Back to Austria in 2011

Old Fence

When I fell in love with my husband (we met on a trip across the Australian outback), I began series of long haul flights between Seattle and Vienna or Salzburg. On my first trip I went for two weeks, or maybe it was three, and my trips got longer and longer. After a while, I could no longer say I was just visiting. I had a driver’s license. I had seen a dentist more than once. I enrolled in “Deutsch fur Auslanders” class. I obtained a residency visa. The kicker, forcing me to release my death grip on the idea that no, I was just a visitor, was when I got a job with the multimedia division of Sony in Salzburg. I had a commute and taxes and a paycheck.

That was too much for me, life was all too residential. When my contract was up, I returned to Seattle and refused to go back. “Oh no no you don’t, Austria,” I thought, “you are not suckering me in to living in your beautiful Alpine nation where there is awesome cake, unbelievable cross county skiing under sunny skies, and affordable health care! Absolutely not.” I was committed to suicide inducing winters, infuriating health care costs, and well, actually, you can get spectacular cake in my neighborhood so there’s that.  Thing is, I sucked as an expat and I was being drawn into a life I didn’t really want. I was lonely, homesick and there was no pho (Vietnamese noodle soup) to be found nearby, not for love or money.

None of this is to say I did not enjoy Austria. That’s simply not true. Austria, for visitors, is divine for all kinds of reasons. There is a general sense of refined hospitality about the place, a welcoming manner that you can experience in the fanciest of Vienna hotels, the most rustic of county guest houses, and at every type of accommodation in between. The food in Austria is some of the best I’ve eaten in my travels — a local food movement in Austria seems irrelevant as even the freeway cafes get their baked goods from local chefs, their produce from local farmers. The countryside is beautiful, it is exactly as you imagine, snow-capped peaks in the winter, lush green meadows in the summer, quaint villages, jewel colored lakes… and Vienna, oh, Vienna is grand, but real, too, with all the grit of a living metropolis in the middle of Europe.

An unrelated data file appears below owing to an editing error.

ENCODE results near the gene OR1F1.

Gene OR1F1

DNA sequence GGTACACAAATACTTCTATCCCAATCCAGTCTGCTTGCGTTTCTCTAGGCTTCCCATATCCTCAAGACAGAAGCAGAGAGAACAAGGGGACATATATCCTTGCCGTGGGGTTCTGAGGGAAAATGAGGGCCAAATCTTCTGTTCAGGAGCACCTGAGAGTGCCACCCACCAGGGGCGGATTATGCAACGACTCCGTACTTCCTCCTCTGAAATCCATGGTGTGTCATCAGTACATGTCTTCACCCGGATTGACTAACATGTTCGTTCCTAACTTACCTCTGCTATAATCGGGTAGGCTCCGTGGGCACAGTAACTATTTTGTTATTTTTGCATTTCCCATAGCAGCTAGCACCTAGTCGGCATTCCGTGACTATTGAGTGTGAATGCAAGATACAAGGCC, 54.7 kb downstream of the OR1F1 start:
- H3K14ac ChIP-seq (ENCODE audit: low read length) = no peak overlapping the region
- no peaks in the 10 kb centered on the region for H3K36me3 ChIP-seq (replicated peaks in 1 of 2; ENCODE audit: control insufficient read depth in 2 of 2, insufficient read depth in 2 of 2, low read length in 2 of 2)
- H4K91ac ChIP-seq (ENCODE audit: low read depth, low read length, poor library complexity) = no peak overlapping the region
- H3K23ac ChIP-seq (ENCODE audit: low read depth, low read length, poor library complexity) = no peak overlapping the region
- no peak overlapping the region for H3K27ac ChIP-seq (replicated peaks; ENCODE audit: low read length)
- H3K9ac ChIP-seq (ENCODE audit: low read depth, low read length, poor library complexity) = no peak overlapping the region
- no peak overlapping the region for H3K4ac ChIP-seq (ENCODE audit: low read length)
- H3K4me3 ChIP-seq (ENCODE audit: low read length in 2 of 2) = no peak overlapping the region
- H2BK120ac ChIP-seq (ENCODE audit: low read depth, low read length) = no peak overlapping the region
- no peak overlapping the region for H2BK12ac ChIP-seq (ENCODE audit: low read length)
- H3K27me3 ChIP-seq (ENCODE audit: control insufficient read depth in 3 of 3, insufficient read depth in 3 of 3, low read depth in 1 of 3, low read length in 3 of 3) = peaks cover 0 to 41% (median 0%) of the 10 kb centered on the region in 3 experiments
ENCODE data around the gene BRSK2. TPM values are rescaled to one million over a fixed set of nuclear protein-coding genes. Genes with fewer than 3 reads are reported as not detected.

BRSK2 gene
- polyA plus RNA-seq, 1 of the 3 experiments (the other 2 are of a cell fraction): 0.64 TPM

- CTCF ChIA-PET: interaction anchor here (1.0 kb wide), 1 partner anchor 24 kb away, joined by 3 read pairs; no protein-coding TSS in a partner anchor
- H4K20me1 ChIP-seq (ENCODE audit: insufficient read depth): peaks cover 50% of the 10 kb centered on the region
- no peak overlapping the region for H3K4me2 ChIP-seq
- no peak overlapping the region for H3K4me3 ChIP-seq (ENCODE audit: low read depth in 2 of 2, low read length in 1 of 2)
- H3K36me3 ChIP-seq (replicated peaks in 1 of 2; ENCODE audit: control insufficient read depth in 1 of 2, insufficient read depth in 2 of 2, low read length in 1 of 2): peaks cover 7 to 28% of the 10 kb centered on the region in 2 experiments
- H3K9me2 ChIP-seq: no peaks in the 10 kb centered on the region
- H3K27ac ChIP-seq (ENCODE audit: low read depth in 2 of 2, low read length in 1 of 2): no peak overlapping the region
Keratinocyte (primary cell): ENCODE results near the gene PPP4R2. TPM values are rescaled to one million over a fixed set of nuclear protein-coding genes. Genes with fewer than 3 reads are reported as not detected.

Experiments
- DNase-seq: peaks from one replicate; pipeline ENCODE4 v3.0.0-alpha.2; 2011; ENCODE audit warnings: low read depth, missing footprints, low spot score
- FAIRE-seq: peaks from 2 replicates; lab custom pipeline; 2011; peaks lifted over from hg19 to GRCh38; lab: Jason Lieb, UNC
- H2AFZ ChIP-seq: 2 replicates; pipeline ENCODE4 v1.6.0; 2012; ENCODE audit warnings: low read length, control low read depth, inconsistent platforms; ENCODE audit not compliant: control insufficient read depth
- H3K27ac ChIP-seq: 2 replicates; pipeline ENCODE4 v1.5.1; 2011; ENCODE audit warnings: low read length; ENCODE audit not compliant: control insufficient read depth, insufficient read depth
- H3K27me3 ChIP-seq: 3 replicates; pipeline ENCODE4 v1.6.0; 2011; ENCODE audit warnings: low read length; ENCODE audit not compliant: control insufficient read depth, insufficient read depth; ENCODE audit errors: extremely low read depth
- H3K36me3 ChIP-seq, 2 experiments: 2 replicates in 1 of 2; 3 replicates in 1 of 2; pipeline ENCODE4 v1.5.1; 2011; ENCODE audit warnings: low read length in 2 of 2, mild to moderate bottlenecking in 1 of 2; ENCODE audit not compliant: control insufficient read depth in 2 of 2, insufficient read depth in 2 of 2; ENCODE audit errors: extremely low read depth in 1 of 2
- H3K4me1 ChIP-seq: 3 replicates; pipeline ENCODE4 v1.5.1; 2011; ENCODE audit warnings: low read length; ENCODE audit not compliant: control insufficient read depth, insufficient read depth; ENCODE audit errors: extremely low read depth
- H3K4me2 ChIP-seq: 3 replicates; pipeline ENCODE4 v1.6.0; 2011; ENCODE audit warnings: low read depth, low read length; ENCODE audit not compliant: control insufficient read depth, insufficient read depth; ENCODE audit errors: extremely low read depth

View of the Salzburg Fortress

I loved many things about Austria, skating on the lake in the frozen winters, sitting in my mother-in-law’s kitchen on Sundays eating home made strudel, riding my bike along the river, taking long hikes out to guest houses where the coffee was easily as good as anything in Seattle and came with fresh baked Sachertorte. I loved the sprawling palace complexes in Vienna, the vast museums, including that portrait gallery where we always joked, as we exited, that surely that was Captain Kirk, not some former Austrian duke. I loved the Naschmarkt and the flea market, a crowded maze of delicious things to eat and heaps of junk and treasures, Turks and Slavs and Roma trying to sell eggplant and violins of unknown origin and old fur coats and spices in red and orange. I loved the big bench tables at the beer gardens in Salzburg, giant plates of stodgy and delicious food for not very much money, and I loved the tourists on the Sound of Music tours. I loved driving over winding mountain passes, up, up, up above the treeline, until you step out of the car into the sky surrounded by glaciers. Truly, Austria is a beautiful country and a fine place to travel.